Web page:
The preferred compounds of this invention are those Where X is CH and the number of amino groups are of from 2 to 6, more preferably of from 2 to 4. As indicated, the preferred compounds are those in which the amino groups are primary.
The benzene polyamines which find use in this invention have the following formula wherein i is of from 1 to 3, preferably of from 1 to 2. While the amino groups may be ortho to each other, it is preferred that they be at least meta, that is, separated from each other by at least 3 carbons. The benzene polyamines may also have lower alkyl substituents, such as methyl, ethyl, propyl, isobutyl, tert.-butyl, etc., and therefore will vary from 6 to 12 carbons, more usually from 6 to 10 carbons. Methyl will be the most usual alkyl substituent.
Illustrative of compounds which are included in the above formula are o-, m-, p-phenylenediamine, 1,2,4- benzenetriamine, 1,3,5-benzenetriamine, 1,2,4,5-benzenetetramine, S-methyl-l,3-phenylenediarnine, 4-tert.-butyl- 1,3-phenylenediamine, etc.
The semidines used in this invention have the following formula wherein i" is a cardinal number of from 0 to 1, q is a cardinal number of from 0 to 1 and usually equal to i". The semidines also may be substituted by lower alkyl groups, but will generally be unsubstituted, or at most, substituted by methyl groups. Usually, the semidines will be of from 12 to 16 carbons, more usually of from 12 to 14 carbons, and most usually of only 12 carbons.
Illustrative compounds which come within the above formula are 0-, m-, and p-semidines, 3-a-mino-5-(3- phenylamino)aniline, etc.
The benzidines Which find use in this invention have the following formula (N Hi) i (N112)? wherein j varies from 1 to 3, more usually from 1 to 2. The number of amino groups on each of the rings need not be the same. The benzidines may also be substituted by lower alkyl groups and therefore will vary from about 12 to 20 carbons, more usually from 12 to 16 carbons. While various lower alkyl groups may be present as substituents, such as methyl, ethyl, propyl, isobutyl, tert.- butyl, the preferred alkyl substituent is methyl. Therefore, most usually the benzidines will be of from 12 to 14 carbons.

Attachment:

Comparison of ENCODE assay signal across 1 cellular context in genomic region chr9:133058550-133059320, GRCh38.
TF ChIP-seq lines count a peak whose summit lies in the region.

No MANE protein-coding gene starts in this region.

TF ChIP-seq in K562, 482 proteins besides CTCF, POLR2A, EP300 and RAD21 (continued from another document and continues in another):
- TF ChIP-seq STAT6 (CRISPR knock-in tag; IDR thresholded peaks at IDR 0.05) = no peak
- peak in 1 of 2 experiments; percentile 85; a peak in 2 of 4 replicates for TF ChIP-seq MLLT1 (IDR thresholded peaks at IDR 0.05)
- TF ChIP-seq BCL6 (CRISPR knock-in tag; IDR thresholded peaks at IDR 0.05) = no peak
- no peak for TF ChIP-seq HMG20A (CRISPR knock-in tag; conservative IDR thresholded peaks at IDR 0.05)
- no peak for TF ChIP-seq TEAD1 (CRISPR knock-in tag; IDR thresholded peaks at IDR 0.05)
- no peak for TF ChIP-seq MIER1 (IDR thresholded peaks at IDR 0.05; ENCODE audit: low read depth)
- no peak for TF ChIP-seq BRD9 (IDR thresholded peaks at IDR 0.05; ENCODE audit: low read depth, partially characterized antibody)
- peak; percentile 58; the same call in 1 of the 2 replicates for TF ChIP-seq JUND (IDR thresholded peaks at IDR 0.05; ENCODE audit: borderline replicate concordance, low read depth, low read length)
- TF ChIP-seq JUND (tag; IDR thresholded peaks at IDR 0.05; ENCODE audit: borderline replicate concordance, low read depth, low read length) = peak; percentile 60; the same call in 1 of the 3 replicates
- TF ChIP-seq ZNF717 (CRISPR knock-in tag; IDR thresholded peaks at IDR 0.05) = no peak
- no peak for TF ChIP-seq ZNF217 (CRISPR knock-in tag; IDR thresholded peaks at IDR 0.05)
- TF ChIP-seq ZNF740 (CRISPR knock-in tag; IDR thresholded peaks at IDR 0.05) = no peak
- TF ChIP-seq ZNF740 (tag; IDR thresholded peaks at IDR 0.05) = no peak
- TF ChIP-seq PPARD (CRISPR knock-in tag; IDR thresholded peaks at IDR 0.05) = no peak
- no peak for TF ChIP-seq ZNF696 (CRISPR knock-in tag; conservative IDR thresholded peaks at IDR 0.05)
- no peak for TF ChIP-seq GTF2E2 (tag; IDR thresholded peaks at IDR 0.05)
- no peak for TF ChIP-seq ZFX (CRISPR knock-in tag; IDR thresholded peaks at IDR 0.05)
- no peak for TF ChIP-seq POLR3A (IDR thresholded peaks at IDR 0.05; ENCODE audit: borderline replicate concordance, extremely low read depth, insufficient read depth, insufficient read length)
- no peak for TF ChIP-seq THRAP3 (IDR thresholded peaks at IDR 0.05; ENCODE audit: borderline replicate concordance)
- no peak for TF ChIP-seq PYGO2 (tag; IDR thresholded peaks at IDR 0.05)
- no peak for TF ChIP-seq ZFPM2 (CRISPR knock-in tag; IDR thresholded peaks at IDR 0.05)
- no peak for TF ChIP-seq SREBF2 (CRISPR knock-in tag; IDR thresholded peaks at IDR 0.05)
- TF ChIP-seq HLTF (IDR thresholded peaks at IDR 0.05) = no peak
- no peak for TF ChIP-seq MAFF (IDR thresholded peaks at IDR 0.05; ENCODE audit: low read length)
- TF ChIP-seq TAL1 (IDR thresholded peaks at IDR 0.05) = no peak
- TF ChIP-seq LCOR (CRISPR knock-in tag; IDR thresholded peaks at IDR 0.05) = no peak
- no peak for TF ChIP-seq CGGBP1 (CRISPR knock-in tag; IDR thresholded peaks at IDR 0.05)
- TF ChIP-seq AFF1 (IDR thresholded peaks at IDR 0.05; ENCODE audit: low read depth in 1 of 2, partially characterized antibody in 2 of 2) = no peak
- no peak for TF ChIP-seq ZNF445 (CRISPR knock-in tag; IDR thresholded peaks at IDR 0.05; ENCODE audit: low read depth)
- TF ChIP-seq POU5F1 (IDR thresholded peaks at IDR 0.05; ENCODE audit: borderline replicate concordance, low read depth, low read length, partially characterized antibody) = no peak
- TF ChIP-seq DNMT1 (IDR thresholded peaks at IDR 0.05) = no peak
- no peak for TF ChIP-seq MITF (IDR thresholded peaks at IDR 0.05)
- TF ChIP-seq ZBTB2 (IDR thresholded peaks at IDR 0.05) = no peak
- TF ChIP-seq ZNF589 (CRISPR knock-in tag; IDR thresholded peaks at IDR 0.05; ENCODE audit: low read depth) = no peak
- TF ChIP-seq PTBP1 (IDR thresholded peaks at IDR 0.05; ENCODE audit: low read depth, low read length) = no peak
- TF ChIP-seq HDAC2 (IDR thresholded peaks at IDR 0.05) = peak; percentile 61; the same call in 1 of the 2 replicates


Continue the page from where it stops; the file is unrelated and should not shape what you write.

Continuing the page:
Illustrative compounds which are within the above formula are 2,4,2',4-tetraamino biphenyl, 3,4,3',4-tetraamino biphenyl, 2,4,5,2',4,5'-hexaamino biphenyl, 2,4,2,- 4'-tetraamino-6,6'-bitolyl, etc.
The pyridine polyamines have the following formula wherein i varies from 2 to 3. As previously indicated, the pyridine ring may be substituted with lower alkyl groups and will therefore vary from 5 to 11 carbons, but usually will be substituted by methyl, if at all, therefore being of from 5 to 6 carbons.
Illustrative of compounds included in the above formula are 2,4-diaminopyridine, 2,6-diaminopyridine, 2,4,6-triaminopyridine, 2,6-diamino-4-picoline, 4,6-diamino-Z-picoline, etc.
The amines used in this invention are reacted with dicarboxylic cyclic anhydrides, which have long hydrocarbon chains, under conditions which form imides with the primary amino group. (As previously indicated, amides may also be present.) The carboxylic acids of choice are those such as succinic anhydride, maleic anhydride, glutaric anhydride, phthalic anhydride, etc.
The preferred anhydride is the alkenyl succinic anhydride of the following formula wherein R is an alkenyl group, most conveniently obtained by polymerizing an olefin containing from about 2 to carbon atoms. The molecular weight of the resulting polymer will generally be in the range of about 400 to 3000, more usually in the range of about 700 to 1200. Useful olefins are illustrated by ethylene, propylene, l-butene, 2-butene, isobutene, l-pentene and mixtures thereof, preferably isobutene. The methods of polymerizing such olefins to the polymers of the designated molecular weight are well known in the art and do not require exemplification here. (See US. Patents Nos. 3,024,195 and 3,018,250.)